female dispatchers to reflect the work required of them but not of male
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There is a history of complaints by dispatchers to the union regarding
the requirement to conduct searches. In 1993, dispatchers, all of whom
were female at the time, received a pay increase after a grievance
prompted the union to negotiate on their behalf. Defendant does not
dispute that today there is no pay differential based on gender despite the
difference in duties as it relates to conducting prisoner searches.
There are various unexpected ways in which plaintiffs are treated
differently than their male counterparts due to the requirement that they
conduct prisoner searches. Plaintiff Piper underwent knee surgery and
took a medical leave of absence in the summer and fall of 2019. She
attempted to return to work once she was cleared to perform sedentary
duty. However, defendant refused to allow Ms. Piper to return to work until
she could perform the physical demands of completing a prisoner search.
Ms. Piper was not paid until she was able to perform prisoner searches due
to the terms of defendant’s General Order. By contrast, a male dispatcher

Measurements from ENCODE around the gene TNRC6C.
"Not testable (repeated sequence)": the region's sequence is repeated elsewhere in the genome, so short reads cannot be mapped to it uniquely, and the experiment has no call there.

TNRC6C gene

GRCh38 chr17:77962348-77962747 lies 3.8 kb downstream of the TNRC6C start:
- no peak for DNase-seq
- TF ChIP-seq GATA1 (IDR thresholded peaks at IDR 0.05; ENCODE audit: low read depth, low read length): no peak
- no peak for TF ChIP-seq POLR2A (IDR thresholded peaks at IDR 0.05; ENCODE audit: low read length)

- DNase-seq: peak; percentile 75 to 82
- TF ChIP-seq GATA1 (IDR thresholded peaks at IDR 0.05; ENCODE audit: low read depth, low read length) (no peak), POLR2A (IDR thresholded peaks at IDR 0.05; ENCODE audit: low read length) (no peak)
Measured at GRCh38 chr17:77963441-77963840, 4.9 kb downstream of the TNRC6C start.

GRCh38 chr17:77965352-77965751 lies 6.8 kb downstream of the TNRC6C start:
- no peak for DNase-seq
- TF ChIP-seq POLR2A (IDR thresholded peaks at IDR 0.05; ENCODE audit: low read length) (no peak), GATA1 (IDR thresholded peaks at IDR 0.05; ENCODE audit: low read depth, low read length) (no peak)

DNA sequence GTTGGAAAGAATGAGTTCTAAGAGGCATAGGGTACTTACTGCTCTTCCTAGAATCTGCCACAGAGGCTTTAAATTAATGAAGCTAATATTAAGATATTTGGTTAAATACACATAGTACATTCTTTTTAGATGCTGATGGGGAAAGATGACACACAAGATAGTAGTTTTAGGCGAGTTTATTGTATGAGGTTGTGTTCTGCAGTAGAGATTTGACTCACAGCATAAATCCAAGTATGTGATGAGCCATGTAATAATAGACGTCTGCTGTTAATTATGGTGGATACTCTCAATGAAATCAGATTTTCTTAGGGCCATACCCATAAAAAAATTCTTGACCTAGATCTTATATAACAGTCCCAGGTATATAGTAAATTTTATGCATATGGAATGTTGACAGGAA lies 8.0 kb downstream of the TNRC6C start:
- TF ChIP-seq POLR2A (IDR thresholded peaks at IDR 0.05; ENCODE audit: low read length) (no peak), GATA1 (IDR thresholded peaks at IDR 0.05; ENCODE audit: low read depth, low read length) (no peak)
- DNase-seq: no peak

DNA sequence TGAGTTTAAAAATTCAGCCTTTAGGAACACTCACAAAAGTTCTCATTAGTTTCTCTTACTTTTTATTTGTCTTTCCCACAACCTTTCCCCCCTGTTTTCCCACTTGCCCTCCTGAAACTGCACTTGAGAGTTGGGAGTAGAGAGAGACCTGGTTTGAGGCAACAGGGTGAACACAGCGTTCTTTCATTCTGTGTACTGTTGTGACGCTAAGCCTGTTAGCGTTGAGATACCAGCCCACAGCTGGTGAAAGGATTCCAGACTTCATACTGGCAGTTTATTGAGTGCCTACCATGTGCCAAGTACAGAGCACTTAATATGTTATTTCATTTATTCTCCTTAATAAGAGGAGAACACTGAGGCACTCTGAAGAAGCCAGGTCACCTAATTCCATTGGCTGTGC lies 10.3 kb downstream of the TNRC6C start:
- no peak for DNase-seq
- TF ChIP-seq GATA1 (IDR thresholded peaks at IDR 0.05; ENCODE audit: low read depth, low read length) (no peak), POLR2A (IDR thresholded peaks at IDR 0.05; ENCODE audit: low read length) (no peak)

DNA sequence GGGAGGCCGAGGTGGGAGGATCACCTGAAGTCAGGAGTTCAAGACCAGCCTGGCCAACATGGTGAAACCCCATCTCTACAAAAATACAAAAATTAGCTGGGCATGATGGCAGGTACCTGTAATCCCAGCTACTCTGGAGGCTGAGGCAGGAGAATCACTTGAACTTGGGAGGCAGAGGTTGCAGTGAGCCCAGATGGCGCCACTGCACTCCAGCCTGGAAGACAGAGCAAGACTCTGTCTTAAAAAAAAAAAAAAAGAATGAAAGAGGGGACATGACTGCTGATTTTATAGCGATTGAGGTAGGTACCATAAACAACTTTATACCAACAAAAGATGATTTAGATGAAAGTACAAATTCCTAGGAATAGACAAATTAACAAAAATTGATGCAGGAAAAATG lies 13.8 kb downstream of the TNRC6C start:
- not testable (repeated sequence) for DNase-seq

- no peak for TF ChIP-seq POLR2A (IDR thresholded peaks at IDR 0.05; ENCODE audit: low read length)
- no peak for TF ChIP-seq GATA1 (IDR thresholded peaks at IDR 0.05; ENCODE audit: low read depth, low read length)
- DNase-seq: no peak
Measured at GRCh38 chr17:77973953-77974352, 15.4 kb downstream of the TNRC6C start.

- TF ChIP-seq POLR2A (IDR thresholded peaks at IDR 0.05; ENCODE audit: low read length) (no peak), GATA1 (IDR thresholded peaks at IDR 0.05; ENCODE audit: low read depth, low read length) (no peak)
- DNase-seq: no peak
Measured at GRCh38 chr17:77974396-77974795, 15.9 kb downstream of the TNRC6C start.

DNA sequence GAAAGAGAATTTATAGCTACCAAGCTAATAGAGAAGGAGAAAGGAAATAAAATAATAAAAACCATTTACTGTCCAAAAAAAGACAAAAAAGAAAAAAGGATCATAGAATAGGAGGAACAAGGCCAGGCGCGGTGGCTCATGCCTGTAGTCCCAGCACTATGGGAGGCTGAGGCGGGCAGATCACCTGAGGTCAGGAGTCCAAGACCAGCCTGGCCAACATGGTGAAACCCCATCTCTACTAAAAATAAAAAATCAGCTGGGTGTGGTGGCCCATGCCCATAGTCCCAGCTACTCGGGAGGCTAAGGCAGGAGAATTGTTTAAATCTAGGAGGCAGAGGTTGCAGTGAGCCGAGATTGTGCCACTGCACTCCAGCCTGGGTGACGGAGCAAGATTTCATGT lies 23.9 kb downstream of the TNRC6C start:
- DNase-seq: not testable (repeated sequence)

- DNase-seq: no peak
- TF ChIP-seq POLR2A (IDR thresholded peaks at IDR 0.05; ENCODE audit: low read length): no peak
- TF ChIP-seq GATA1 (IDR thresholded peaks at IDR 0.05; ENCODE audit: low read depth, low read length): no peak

who underwent hernia surgery around the same time, was able to resume
work as a dispatcher having only been cleared for sedentary work.
Plaintiffs also maintain that although the General Order requires that
a female officer on duty and in the station be called upon to conduct a
prisoner search, in practice this policy is not always followed. Plaintiffs
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document 22 occasions from June 2019 through June 2020 where a
female dispatcher was required to conduct a prisoner search even though a
female officer was available [ECF No. 26-7].
According to the Department of Justice, in 2013 the number of female
police officers in municipal police departments averaged 12%. At the
Warren Police Department, approximately 7% of the police force is made
up of female sworn officers of various ranks (approximately 14 of 200
officers are female).
Plaintiffs’ expert witness, Brandon del Poso, reviewed the Warren
Police Department’s policy regarding searches of female prisoners and
offered his opinion. In his report, del Poso states that best practices in
policing and maintaining a jail at a police station dictate that safe searches
of arrested individuals be conducted as follows: 1) direct a sworn officer of
the sex requested by the prisoner to conduct the search; or 2) direct a
sworn officer who matches the apparent sex of the prisoner; or 3) if no such
officer is available, summon a sworn officer from a neighboring jurisdiction
who matches the prisoner’s apparent sex or requested sex to conduct the
search (del Poso Expert Report at pp. 865-7).
In order to encourage female officers to work full-time in the Warren
Jail, WPD offers a shift premium. This results in at least one female officer
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in the Warren Jail on every shift. However, there are times when the officer
is not physically present in the jail, such as if she is called to active duty or
is on sick or vacation leave. At oral argument, counsel described these
instances as “exceptionally rare.”
When plaintiffs filed this case on March 27, 2020, they sought